About Air and Water

Thursday, September 20, 2007

We Can't Drink Natural Gas: Gas explosion rocks Kushequa, PA water well

By Ted Lutz - The Kane Republican - Wed., Sept. 19, 2007
KUSHEQUA " Drilling is blamed for causing natural gas to seep into the Kushequa community water well and explode.

Several blasts have rocked the well since early Friday morning, according to residents who gathered at the well site Monday to confer with representatives of the state Department of Environmental Protection (DEP).

The explosions have sent a vent cap flying more than 10 feet and have flipped a half-inch thick steel lid off the opening of the well. The lid weighs about 120 pounds.

No one was injured by the explosions, which apparently were triggered by a spark from an electrical pump switch inside the manhole at the well.

The 96-foot deep well on the Tony Zippo property at 65 Church St. serves 14 residential customers, including six permanent homes and eight camps. Residents have been advised to buy bottled water for drinking.

“We didn’t have this problem until they started drilling,” John Verolini said in blaming Kushequa area oil and gas drillers for the volatile situation at the water well. He wonders whether the community well will “ever be back to normal.”

He believes the drilling companies should be “made to pay” for the expenses incurred by Kushequa residents for buying drinking water.

Verolini has lived in Kushequa his entire life. He is president of the Smethport School Board.

Bob Maykowski, water quality specialist with the DEP oil and gas office in Warren, advised the residents to “keep you receipts” for bottled water. He said the DEP would “put pressure” on the drillers to provide Kushequa with a “temporary” water supply until the DEP completes its investigation.

“We know we have a problem here,” Maykowski told the residents. “Give us a chance to see what we can do. Unfortunately, we’ve been down this road before.”

Gas and oil drilling has been taking place at several sites in the Kushequa area.

Tim Curry, a DEP oil and gas inspector from the Warren office, joined Maykowski at the meeting Monday with Kushequa residents. Two other DEP workers also were at the scene.

Curry advised the residents to keep vents open on the community well along with private water wells to keep migrating gas from building up.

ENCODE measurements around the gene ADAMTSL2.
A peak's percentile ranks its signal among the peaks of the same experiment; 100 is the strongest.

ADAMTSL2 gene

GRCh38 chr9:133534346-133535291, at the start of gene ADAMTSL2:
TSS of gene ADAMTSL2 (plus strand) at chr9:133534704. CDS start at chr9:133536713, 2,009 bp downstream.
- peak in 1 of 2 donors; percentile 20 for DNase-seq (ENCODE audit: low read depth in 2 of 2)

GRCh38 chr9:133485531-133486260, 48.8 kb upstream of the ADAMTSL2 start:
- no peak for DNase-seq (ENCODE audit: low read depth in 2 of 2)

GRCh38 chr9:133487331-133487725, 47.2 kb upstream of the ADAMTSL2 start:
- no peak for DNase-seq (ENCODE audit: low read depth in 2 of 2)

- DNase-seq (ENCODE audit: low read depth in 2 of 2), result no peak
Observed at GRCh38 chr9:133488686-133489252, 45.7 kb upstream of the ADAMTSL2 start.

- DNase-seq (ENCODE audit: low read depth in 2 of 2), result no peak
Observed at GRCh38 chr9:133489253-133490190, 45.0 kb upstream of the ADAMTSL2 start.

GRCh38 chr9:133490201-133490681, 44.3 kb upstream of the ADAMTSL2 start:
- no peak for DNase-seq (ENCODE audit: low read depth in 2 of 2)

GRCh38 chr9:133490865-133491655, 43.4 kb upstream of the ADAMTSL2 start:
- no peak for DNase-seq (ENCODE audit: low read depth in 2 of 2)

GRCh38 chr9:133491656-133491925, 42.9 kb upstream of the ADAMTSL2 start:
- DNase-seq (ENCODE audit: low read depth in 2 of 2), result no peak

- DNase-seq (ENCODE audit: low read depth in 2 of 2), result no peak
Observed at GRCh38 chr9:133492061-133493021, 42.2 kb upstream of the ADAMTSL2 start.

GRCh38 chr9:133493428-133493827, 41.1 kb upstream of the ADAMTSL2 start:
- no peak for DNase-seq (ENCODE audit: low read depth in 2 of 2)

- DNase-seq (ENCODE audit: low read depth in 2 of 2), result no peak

Zippo, who has his own well just a few feet from the community well on his property, taped up electrical wires as a precaution. He also placed a screen over an opening to allow gas to escape.

Gas vapors were visible on the interior concrete walls of the manhole at the community well. Gurgling noises could be heard coming from the community well and Zippo’s well, indicating that gas was still present.

A DEP test showed a reading of 64 percent gas inside in the manhole at the community well.

“There’s definitely gas in it,” Maykowski said after testing the well. He said there are no known health risks associated with drinking water containing natural gas. He said he is “more concerned” about the risk of more explosions.

Other Kushequa residents also have reported gurgling noises in their wells.

The DEP took water samples from the community well and also tested several homes in Kushequa for the presence of gas.

Curry said the venting of the wells to allow gas to escape “could be for a long time.” He warned that even a small amount of gas could create a dangerous situation in the wells and in basements of nearby homes.

The DEP plans a thorough investigation of the active gas and oil wells in the Kushequa area, but this alone may not pinpoint the exact cause. DEP officials said the gas may be entering natural crevices in the mountainous terrain. Gas also may be migrating through uncharted oil wells drilled perhaps a century ago and long since abandoned.

The community well in Kushequa was drilled in 1992. At the time, the well was operated only occasionally as a backup for a nearby spring-fed reservoir, which holds 6,500 gallons of water.

About two years ago, the well replaced the reservoir as the community’s water source.

Because of the current problem with gas entering the well, the reservoir could be re-activated as the Kushequa water source, at least temporarily. However, the reservoir and certain connecting lines reportedly would need to be tested to make sure bacteria is not present.

Steven Watts of 90 Church St. said he moved to Kushequa in 2006 in part because “the water was great.” “The water is delicious,” the Bradford native said.

Watts is one of the residents who heard the first explosion at the well at 1:35 a.m. Friday. “It shook my whole house,” he said. He claims he heard three more blasts.

When he and Zippo inspected the site Friday morning, they initially thought vandals had removed the lid and vent cap from the well. Zippo said at first they “didn’t connect” the explosions with gas in the community water well.

“The whole house shook,” Zippo said in describing the first explosion at the well. He said the jolt was similar to “a loud clap of thunder.”

The explosions at the well have caused adjacent grass to turn brown.

Water from gas-infiltrated wells appears to be opaque with a “rotten egg smell,” Kushequa residents claim. The water also has “bubbles,” they point out.

Both oil and gas have infiltrated other water wells in the Kane area, according to the DEP.

In citing one example, Curry said a woman at an area home turned on a water spigot and “out came oil.” In Smethport, gas seeping into a water well caught fire and burned with a large plume, Curry said.
See photos of residents looking into a manhole at the community water well which had been rocked by several natural gas explosions.

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